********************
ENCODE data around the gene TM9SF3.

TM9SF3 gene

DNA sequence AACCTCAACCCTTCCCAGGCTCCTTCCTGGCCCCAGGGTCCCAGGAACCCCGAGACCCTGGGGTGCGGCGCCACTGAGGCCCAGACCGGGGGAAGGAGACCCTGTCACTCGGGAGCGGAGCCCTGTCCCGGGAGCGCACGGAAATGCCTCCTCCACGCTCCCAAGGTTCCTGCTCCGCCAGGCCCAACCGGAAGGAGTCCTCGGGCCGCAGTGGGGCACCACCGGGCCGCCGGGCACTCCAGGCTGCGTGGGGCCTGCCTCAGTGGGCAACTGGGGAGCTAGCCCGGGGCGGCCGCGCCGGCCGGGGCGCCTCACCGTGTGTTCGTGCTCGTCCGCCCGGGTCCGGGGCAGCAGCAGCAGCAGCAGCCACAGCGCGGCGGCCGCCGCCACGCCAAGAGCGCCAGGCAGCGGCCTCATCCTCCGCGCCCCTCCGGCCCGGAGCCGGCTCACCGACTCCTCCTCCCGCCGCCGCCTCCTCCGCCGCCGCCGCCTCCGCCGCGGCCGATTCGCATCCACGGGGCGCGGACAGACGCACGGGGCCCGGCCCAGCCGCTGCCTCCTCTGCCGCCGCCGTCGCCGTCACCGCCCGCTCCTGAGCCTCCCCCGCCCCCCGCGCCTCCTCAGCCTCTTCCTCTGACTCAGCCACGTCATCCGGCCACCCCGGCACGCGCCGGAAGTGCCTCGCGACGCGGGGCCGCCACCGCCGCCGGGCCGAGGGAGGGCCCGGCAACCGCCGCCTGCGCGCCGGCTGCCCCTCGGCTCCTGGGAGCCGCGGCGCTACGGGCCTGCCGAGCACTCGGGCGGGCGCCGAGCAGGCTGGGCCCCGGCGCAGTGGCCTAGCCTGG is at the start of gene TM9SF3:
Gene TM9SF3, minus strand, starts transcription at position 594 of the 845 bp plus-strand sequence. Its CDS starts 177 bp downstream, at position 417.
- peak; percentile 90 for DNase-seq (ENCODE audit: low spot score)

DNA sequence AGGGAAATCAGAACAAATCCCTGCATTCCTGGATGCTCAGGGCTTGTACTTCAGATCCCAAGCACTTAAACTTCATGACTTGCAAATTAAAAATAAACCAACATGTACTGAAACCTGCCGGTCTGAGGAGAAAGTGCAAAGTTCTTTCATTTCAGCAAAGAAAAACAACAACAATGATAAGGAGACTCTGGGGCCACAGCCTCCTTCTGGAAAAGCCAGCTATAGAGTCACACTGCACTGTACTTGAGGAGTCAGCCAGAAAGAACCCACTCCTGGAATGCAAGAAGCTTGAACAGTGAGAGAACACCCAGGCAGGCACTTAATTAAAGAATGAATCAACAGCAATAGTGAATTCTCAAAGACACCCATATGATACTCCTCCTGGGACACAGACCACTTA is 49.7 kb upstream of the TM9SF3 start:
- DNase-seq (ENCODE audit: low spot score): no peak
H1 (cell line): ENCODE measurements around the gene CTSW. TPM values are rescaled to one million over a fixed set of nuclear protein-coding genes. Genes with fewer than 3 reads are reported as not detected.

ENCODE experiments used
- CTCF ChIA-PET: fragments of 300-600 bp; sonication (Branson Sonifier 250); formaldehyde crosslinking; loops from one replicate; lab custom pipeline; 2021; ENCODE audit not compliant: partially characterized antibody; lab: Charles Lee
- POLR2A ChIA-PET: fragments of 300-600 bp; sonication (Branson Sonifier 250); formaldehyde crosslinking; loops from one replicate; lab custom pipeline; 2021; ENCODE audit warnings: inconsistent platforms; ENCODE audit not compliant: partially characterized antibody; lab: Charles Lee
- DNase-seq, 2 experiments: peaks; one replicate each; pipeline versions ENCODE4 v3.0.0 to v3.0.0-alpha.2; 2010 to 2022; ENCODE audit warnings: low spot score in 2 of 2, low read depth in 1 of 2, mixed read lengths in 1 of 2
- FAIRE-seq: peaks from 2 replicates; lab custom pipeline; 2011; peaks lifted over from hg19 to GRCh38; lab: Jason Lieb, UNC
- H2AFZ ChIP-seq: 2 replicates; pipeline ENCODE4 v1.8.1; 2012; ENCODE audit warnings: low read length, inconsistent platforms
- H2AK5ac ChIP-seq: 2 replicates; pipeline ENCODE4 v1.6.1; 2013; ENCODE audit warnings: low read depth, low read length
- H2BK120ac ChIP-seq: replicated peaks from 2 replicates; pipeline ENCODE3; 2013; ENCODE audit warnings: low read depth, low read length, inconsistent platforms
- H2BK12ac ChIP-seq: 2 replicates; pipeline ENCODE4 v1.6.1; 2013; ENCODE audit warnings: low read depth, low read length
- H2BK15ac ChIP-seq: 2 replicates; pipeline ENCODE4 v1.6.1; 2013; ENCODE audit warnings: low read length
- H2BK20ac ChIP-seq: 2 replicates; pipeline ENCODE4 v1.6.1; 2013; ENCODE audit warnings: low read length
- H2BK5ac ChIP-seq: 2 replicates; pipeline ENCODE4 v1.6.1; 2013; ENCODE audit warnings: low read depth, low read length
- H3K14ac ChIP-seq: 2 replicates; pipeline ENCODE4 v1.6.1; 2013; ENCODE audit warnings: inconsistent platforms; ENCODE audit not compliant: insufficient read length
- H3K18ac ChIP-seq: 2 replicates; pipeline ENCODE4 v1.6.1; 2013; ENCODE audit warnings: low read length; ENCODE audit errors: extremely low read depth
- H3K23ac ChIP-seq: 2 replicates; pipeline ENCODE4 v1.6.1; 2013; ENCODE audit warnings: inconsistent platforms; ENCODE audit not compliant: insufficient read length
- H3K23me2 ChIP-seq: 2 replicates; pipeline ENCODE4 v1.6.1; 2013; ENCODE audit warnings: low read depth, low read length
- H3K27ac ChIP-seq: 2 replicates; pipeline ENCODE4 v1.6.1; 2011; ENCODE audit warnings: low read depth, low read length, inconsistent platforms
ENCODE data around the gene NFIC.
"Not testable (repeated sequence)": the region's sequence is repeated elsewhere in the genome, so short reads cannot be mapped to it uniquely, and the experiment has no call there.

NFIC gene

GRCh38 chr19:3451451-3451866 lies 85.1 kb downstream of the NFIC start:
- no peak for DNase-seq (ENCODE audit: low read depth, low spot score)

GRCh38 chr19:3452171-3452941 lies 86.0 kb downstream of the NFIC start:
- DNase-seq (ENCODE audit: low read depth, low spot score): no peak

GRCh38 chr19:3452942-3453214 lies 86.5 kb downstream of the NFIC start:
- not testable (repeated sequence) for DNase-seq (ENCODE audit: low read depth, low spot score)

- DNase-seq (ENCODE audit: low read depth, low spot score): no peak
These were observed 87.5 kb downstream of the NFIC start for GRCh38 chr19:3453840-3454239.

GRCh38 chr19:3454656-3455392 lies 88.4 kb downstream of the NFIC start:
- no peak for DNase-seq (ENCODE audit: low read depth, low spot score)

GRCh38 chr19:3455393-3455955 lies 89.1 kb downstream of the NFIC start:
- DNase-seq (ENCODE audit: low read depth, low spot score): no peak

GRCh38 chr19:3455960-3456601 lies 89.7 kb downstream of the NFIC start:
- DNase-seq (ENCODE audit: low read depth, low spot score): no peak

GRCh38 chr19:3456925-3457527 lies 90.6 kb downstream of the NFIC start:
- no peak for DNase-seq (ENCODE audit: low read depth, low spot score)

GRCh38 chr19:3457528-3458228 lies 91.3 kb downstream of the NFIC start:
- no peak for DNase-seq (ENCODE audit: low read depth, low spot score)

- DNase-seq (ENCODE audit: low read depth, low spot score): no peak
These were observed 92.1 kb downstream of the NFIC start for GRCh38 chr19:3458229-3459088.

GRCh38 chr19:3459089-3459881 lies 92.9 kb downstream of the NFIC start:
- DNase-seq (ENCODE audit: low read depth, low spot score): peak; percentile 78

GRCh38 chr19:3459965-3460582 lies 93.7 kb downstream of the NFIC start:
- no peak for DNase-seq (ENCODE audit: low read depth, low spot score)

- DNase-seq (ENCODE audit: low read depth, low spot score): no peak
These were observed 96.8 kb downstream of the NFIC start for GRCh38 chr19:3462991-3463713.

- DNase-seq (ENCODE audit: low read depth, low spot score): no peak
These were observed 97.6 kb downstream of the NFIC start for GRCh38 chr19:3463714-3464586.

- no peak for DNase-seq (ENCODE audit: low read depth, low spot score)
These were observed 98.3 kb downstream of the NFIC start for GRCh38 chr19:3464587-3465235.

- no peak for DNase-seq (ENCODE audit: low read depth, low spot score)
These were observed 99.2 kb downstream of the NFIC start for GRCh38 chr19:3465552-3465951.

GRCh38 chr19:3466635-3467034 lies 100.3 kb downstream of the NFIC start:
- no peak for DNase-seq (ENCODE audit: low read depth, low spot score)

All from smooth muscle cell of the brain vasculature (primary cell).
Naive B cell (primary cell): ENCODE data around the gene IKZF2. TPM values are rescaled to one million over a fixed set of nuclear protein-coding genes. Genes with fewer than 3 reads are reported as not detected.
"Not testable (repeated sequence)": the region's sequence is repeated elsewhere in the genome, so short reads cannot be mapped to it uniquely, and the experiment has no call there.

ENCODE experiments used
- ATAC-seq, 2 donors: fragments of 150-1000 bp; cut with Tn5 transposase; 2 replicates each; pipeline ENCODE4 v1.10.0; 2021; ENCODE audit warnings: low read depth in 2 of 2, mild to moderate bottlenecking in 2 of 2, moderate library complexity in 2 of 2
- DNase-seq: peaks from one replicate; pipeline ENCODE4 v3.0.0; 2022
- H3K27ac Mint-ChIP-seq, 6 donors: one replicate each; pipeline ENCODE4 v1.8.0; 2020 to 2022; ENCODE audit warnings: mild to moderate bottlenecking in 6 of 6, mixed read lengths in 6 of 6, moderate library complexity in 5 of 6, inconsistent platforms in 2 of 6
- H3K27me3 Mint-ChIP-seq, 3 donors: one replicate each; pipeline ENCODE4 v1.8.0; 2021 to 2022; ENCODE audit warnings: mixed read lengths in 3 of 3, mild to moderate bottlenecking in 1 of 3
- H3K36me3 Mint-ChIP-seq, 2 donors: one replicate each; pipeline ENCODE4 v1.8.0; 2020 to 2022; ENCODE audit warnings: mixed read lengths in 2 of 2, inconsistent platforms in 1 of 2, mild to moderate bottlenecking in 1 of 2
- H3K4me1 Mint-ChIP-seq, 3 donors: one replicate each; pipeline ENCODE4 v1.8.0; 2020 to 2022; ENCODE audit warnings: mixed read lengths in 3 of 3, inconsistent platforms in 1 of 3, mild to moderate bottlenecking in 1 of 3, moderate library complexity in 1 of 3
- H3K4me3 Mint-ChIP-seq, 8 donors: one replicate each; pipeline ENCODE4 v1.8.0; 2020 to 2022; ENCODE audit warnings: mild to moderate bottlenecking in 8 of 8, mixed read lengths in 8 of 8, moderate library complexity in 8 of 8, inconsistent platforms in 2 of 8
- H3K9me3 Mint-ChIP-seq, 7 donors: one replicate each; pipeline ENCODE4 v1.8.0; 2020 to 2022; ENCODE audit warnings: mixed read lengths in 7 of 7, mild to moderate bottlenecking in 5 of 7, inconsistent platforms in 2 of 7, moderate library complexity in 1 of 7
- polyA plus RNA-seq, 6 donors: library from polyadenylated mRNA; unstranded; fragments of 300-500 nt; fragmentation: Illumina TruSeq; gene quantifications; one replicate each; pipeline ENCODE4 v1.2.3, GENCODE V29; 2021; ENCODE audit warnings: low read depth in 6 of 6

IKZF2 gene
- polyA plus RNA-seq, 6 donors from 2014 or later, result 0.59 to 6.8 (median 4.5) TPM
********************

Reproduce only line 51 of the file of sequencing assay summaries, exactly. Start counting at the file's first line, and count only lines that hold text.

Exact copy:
GRCh38 chr19:3459965-3460582 lies 93.7 kb downstream of the NFIC start: